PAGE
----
He was ambassador to Spain before returning to the United States to command volunteers from the German immigrant population. But he was a target in a culture of rampant ethnic prejudices. A German citizen by birth and an American soldier by choice, Schurz and his fellow immigrants were scorned as “Flying Dutchmen,” an epithet used to suggest innate cowardice of German-born soldiers. Schurz’s men did what other troops would have done when hopelessly outnumbered: retreat in a run for their lives. Ridiculed and under the poor leadership of General O.O. Howard in a previous battle, Schurz and his men at Gettysburg, despite an impressive resistance against the opposition, were accused of incompetence and used as scapegoats for much of the Union army’s failure on the first day.
Schurz and his men were furious. Behavior was reactionary: they became more defiantly loyal to the language and customs of their old country. With prejudice rearing its ugly head, morale sunk to such a low that Schurz’s men had little or no confidence in their own effectiveness as a combat unit.
The perception of his men’s poor performance, contrary to what the Rebels concluded, was that Schurz’s entire command ran away again in the heat of battle. With history standing by to repeat itself, there was too little time to defend too much ground. Schurz was assigned temporarily by O.O. Howard to lead a much larger body of troops for which he had no experience. He compounded his problem by failing to assume the responsibilities for a larger command and acted as if he were still commanding his old but smaller division. Although thrust upon him in the most stressful circumstance, he was dangerously acting out the Peter Principle: failure was virtually guaranteed by being promoted to a level of competence he did not possess.
In his final report of the battle Schurz wasted no words quantifying the bravery of his men: “Our loss was extremely severe. The Second Brigade…lost all its regimental commanders; several regiments nearly half their number in killed and wounded. Being flanked right and left the situation…was most trying.” (Inexplicably, Schurz failed to mention that one of his German-born officers, Captain Francis Irsch, made a gallant stand with six hundred other Union men, and for his efforts was awarded the Medal of Honor.) Accusatory fingers were shaking aggressively that day when unwarranted blame was being assigned to the “foreigners.”
Welcome diversity, but…
For great things to be accomplished as a group, community, or nation, embrace diversity as a means to an end, a creative force for building unity as a shared goal, something Schurz’s superiors never appreciated. Diversity recognizes what each person contributes, and unity channels one’s talents toward the good of all. As an end in itself, diversity enlarges our differences, promotes division and hostility, and slowly demolishes the identity of a group. Unity encourages bonding and defines a common identity. It focuses attention and energies on a common purpose and ultimately leads to achievements of all kinds.
Diversity can be a competitive advantage for organizations: people of varying backgrounds and opinions bring unique perspectives to solving problems. Attracting a diversity of talent that is blind to race, gender or beliefs makes a group stronger and its likelihood of success more probable.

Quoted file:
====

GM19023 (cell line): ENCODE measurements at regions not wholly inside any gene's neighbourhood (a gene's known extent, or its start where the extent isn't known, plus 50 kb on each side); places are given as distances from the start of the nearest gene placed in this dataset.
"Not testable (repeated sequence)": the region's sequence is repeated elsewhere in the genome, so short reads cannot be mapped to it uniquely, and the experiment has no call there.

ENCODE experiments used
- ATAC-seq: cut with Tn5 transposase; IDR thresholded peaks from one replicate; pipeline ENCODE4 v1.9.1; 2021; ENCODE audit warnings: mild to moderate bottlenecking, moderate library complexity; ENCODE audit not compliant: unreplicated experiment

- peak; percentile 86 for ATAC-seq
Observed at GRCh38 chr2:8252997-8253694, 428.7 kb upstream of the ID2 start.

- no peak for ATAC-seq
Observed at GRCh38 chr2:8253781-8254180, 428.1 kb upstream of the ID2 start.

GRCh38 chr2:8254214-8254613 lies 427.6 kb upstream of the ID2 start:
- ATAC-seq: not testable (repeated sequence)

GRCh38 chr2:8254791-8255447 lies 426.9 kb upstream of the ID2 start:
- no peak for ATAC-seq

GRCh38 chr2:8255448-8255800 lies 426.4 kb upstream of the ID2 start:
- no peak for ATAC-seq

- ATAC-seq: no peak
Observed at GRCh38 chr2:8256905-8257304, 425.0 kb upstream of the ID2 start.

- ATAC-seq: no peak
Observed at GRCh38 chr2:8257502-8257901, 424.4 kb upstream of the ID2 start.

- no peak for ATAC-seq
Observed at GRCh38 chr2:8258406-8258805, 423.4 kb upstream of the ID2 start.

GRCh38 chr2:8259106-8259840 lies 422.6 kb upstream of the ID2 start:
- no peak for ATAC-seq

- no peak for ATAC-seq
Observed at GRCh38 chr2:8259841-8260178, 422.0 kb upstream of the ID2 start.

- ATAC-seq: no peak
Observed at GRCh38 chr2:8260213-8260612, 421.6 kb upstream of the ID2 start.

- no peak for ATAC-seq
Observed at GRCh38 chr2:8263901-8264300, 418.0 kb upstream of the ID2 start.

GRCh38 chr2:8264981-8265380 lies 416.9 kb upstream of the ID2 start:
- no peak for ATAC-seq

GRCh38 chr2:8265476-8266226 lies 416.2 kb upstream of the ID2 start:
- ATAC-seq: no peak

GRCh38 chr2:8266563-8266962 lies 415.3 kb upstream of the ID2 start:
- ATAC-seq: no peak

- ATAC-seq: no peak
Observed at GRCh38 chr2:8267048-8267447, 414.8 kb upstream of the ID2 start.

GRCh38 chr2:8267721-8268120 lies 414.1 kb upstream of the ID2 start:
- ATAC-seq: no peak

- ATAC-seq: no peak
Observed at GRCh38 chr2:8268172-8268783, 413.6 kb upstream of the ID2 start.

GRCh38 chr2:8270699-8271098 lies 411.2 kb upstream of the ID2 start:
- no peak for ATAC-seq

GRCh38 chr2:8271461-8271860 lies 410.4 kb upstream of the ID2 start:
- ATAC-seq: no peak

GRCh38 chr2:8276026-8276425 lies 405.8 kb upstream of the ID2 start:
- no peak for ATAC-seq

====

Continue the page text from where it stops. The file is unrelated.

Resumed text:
Welcome diversity, but only after recognizing that unity is the ultimate force that influences greater productivity and, above all, greater harmony among ourselves. Only then can we invigorate and sustain the meaning of “United” in America’s official name.
Human labels are wrong.
Discrimination against race, beliefs, age or gender will damage your efforts to achieve success, be it personally or professionally. Had the unity of purpose not been hampered by discrimination against so-called foreigners, the Union army and Schurz may have been more successful. A label nearly killed Schurz. Consider only positive forms of discrimination. For example, the free enterprise system allows you to choose one service or product in favor of another. Consumers do it everyday. You can influence individuals to deal with you instead of someone else.
Communicate to build trust.
The doors of success open wide to those who make the effort to communicate. The Germans under Schurz proved the opposite by turning communication inside-out, isolating themselves from the world with an emotional self-imposed refusal to communicate. They succeeded in influencing their critics to distrust them. Positive communication, in the form of reaching out, had they tried it, would have proven to be the surest way to influence trust and achieve greater victories.
Consider yourself a victim and fail.
It is possible that a few of these so-called foreigners had already stigmatized themselves as victims of prejudice and decided to exaggerate their nurtured resentment and alienation from the mainstream when everything was finally in their favor. Claiming to be a victim as your identity (versus a problem to be solved), and using it as a self-imposed influence to do nothing, promotes behavior that is unproductive, irresponsible, self-defeating, and perhaps in the case of some of these soldiers, fatal. Whenever the opportunities to win present themselves, however limited, take full advantage or risk failure of your own making.
Copyright 2012 Paul Loyd Hemphill
The Definition Of Leadership